Poland Is Voting To Ban Animal Fur Farming, Sparing 8 Million Animals In The Process

Fur Farming Animal

By Mayukh Saha / Truth Theory

Poland has set a new standard that all animal lovers are bound to celebrate. The Lower House of Poland, Sejm, has recently voted to ban animal fur farming in the country. This is a major win for animals like foxes, raccoon dogs, and minks. 

While China and Denmark take the top two spots, Poland ranks third in the world as fur producers. Animals are raised and killed violently solely for their fur in Poland and many other countries. PETA estimates around 8 million lives will be spared annually with this animal fur farming ban. But, sadly, rabbits are not on the list.

Earlier in September, PETA Germany had sent a letter calling for a fur farming ban in Poland. Sent to the Ministry of Agriculture and Rural Development, the letter had the support of around 90,000 PETA affiliates.

Ban Animal Fur Farming in Poland

While the Lower House of the Polish Parliament has voted, the Upper House is yet to vote on it. The decision taken by the Sejm must be approved in the Senate and then secure the signature of the President. Once approved, the animal fur farming ban should come into effect within a year.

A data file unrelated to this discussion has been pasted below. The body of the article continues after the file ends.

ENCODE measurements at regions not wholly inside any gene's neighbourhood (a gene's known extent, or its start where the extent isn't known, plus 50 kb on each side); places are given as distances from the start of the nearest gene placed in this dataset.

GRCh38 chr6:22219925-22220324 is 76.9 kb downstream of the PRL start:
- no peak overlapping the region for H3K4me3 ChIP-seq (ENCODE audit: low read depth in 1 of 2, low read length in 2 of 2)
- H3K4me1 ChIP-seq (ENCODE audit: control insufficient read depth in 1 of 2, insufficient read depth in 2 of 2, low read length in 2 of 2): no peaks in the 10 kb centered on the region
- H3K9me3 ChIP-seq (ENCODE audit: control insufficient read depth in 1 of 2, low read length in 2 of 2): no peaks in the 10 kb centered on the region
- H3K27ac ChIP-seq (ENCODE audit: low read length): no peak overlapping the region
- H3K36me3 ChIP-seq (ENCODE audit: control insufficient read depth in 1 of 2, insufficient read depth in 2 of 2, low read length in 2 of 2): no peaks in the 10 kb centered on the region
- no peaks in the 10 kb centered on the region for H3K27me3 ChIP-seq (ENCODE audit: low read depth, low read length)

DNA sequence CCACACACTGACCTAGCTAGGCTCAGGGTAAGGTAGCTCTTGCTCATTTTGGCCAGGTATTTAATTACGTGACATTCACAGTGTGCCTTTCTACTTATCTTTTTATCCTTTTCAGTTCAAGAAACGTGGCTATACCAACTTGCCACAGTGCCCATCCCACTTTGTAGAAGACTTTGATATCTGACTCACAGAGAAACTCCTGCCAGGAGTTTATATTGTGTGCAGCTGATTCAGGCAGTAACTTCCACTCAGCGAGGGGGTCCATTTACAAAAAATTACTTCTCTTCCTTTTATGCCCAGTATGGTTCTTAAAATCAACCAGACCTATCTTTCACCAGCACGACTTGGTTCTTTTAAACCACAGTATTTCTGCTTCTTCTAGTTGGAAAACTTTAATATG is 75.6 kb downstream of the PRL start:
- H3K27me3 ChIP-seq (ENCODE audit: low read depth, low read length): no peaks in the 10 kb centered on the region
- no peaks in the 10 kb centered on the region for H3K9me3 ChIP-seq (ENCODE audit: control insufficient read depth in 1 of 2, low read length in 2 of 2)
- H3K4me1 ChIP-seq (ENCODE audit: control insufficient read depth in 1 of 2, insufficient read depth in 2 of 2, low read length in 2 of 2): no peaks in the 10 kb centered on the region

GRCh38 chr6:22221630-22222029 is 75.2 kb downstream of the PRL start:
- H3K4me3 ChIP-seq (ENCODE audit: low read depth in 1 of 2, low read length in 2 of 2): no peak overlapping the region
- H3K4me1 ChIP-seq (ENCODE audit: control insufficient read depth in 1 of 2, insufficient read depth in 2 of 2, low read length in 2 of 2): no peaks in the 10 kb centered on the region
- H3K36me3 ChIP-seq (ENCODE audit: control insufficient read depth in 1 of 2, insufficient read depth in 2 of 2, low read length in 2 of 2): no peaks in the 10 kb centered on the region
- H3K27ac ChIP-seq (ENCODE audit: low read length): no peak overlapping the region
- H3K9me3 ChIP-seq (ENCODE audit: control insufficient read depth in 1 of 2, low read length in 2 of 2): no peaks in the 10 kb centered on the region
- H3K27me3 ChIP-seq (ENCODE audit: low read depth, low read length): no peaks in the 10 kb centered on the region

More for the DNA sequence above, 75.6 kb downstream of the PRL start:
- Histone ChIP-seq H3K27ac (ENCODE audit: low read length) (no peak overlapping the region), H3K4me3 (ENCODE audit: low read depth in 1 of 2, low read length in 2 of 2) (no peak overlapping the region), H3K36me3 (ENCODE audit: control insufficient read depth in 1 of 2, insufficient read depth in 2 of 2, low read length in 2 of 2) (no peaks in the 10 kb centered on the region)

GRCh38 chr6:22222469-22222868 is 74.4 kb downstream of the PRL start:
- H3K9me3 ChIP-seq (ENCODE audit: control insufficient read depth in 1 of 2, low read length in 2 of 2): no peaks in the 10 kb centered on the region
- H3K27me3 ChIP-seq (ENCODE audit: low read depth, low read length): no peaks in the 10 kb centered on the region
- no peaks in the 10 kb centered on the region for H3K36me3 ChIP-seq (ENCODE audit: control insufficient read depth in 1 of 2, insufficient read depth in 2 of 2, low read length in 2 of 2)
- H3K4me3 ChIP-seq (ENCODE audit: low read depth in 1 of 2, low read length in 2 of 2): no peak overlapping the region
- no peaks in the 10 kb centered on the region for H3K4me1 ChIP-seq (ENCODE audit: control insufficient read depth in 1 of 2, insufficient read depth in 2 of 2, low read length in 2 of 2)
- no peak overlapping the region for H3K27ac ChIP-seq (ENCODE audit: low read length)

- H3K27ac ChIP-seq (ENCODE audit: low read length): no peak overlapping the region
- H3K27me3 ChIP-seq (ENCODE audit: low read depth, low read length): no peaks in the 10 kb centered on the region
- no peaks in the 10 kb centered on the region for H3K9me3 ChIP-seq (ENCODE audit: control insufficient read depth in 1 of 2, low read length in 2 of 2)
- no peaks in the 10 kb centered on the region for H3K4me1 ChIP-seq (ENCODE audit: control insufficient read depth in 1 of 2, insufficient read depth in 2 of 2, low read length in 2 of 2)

Polish Fur Farms: A living Nightmare

PETA Germany worked to expose the terrible circumstances prevalent in 5 Polish fur farms. Raccoon dogs and foxes are crammed into cages that are filled with their own feces. The animals in these farms were turning insane due to the intense confinement. They often ran in circles, paced back and forth, and even kept scratching on cage walls. Since these animals had to stand on barren wire cages, their paws would often be inflamed. Swollen gums are also a common occurrence among these animals along with other injuries.

PETA claims there are other investigations too that had exposed similar abuse in Polish fur farms. 

Hotspot For The Next Pandemic?

Animal fur farming has become very common now. Not just the animals, these farms can be hazardous to human lives too. The novel coronavirus is believed to have originated from a live-animal market and similar conditions are found in these fur farms. Fur farmers are known to frequently suffer from zoonotic diseases like tularaemia. They handle animals like minks who have open sores and other wounds.


In the Netherlands, minks had tested positive for the coronavirus. And their handlers contracted it from them. So the Dutch parliament was eager to pass the animal fur farming ban in the country.

Now Poland is on its way to join Germany, Ireland, Belgium, Norway, Slovakia, and the UK in banning animal farming for their fur. 

You can raise your voice against the 200,000 minks that are imprisoned in Italy each year for their fur. Make a difference in banning the 13 animal fur farms in Italy.

Featured image: Otwarte Klatki

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